TAPESTRY Sandpit: Register your interest today!

DEADLINE EXTENDED UNTIL FRIDAY, 24 JANUARY!

Calling all PhDs and Early Career Researchers (ECRs) for a sandpit-style workshop.

When is it? February 3-4 @ University of Surrey, UK

Who is it for? PhD students or Early Career Researchers (ERCs) working on topics in Trust, Identity, Privacy and Security (TIPS)

Register your interest by 24 January 2020 using the Sandpit Expression of Interest Form.

What is TAPESTRY? TAPESTRY is a socio-technical study of trust in online identities – the psychology of how trust is engendered on and off-line, how we can design for trust, and how emerging technologies such as AI and Blockchain can help create tools that enable us to make better trust decisions online. Further information can be found on the short video below.

What happens at the event? We are running a facilitated sandpit workshop on 3-4 February to explore novel applications of research outcomes from the EPSRC / UKRI Digital Economy funded TAPESTRY project. For more information on Sandpits, see these resources from the EPSRC – but note this event is being run by the TAPESTRY team not EPSRC (please apply using our EOI form below). The sandpit will be highly multi-disciplinary and we welcome applications from all disciplines across Sciences, Arts and Humanities.

As part of the Sandpit, participants will learn more about the TAPESTRY project. They will then form teams, and develop proposals to explore new uses of the social insights and technical tools that have been developed during TAPESTRY. We will award £10,000 of funding at the Sandpit, across the top three proposals. The three successful teams will then have three months to deliver their mini-projects, before attending a follow-up workshop to present a report on their research.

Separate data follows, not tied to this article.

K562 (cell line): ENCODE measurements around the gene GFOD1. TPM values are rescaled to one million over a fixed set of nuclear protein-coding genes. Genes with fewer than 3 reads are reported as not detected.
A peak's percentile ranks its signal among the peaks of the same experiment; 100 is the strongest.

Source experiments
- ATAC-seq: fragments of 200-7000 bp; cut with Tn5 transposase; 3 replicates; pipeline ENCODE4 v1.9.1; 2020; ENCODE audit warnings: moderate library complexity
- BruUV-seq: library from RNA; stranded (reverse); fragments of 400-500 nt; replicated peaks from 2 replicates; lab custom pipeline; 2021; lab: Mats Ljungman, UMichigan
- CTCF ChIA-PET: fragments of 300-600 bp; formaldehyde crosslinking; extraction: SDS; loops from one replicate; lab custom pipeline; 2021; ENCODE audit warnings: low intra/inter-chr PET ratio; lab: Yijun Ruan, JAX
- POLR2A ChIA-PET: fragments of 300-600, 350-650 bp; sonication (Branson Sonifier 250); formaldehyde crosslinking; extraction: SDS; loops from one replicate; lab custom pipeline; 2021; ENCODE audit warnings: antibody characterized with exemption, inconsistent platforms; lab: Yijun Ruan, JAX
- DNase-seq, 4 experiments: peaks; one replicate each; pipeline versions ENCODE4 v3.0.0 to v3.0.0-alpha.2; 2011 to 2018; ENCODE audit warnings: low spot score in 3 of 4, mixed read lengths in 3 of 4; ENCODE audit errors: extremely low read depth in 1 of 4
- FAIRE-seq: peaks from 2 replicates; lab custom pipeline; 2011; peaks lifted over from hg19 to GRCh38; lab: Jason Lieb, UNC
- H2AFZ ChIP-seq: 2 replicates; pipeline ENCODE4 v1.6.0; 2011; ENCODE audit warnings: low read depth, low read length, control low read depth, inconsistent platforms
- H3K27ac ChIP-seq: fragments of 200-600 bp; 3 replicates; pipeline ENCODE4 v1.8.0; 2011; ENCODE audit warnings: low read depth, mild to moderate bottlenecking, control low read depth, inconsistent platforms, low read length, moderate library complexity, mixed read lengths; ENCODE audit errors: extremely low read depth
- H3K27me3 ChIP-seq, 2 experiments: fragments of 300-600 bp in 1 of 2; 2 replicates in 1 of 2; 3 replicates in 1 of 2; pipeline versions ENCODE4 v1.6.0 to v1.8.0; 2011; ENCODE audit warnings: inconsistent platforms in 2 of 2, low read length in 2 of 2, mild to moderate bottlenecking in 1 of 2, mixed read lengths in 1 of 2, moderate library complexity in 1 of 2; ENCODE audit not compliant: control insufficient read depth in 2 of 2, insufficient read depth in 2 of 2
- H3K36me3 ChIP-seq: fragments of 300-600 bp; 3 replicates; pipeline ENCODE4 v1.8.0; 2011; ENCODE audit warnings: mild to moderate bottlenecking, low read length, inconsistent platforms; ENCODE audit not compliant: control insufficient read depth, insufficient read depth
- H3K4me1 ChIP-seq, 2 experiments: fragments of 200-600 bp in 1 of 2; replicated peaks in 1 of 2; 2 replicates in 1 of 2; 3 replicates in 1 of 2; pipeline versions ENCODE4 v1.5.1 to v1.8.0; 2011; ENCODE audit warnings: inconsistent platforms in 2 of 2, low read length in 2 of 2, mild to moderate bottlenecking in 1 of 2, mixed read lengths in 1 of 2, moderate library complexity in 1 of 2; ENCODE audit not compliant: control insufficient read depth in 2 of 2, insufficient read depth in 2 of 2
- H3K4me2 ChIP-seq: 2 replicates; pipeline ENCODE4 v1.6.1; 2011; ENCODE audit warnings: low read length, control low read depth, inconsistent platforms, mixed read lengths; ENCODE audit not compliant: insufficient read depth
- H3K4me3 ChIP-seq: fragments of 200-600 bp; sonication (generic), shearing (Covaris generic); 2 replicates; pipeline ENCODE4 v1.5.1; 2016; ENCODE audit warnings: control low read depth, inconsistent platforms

Please fill out the Expression of Interest (EOI) form if you would like to attend the Sandpit.

Register your interest by 24 January 2020 using the Sandpit Expression of Interest Form.

** Funding to support attendance is available **

Bursaries: PhD/ECRs selected to attend will be awarded a bursary of up to £200 GBP to support travel. Accommodation will be provided for 3rd February, plus meals during the Sandpit. Academics/supervisors may also attend at own cost. In both cases please use the EOI form above.

Key dates:
Event: 3-4 February, University of Surrey, Guildford UK
Apply via EOI form by: 24 January 2020 — DEADLINE EXTENDED!
Notification of acceptance: 24 January 2020

Questions? Contact me here or via Twitter.

What is TAPESTRY?

I have been working at the University of Dundee since April on an EPRSC-funded research project called TAPESTRY: Trust, Authentication and Privacy over a DeCentralised Social Registry. My role in the project is as a qualitative researcher looking at how individuals determine trust in real-world online environments, such as online health forums and online dating. But there is much more to the project than that.

The multi-disciplinary project is ultimately quite technical when compared to my own skillset and research areas. That means that I sometimes struggle to explain the full project. (I find it quite fun and easy to explain my part of the project though, which is nice!) In the end, I generally explain that the project aim is to build a tool that helps people to stay safe online.

But as luck would have it, we have just finailsed a short video that helps to explain the project in plain language with simple graphics. The video is about a minute and a half and is an easy watch, so check it out below.

And, as always, please contact me if you have any questions. I might not be able to answer the super-technical ones, but I can certainly talk about the human information behaviour side of the equation!

A study on trust and online dating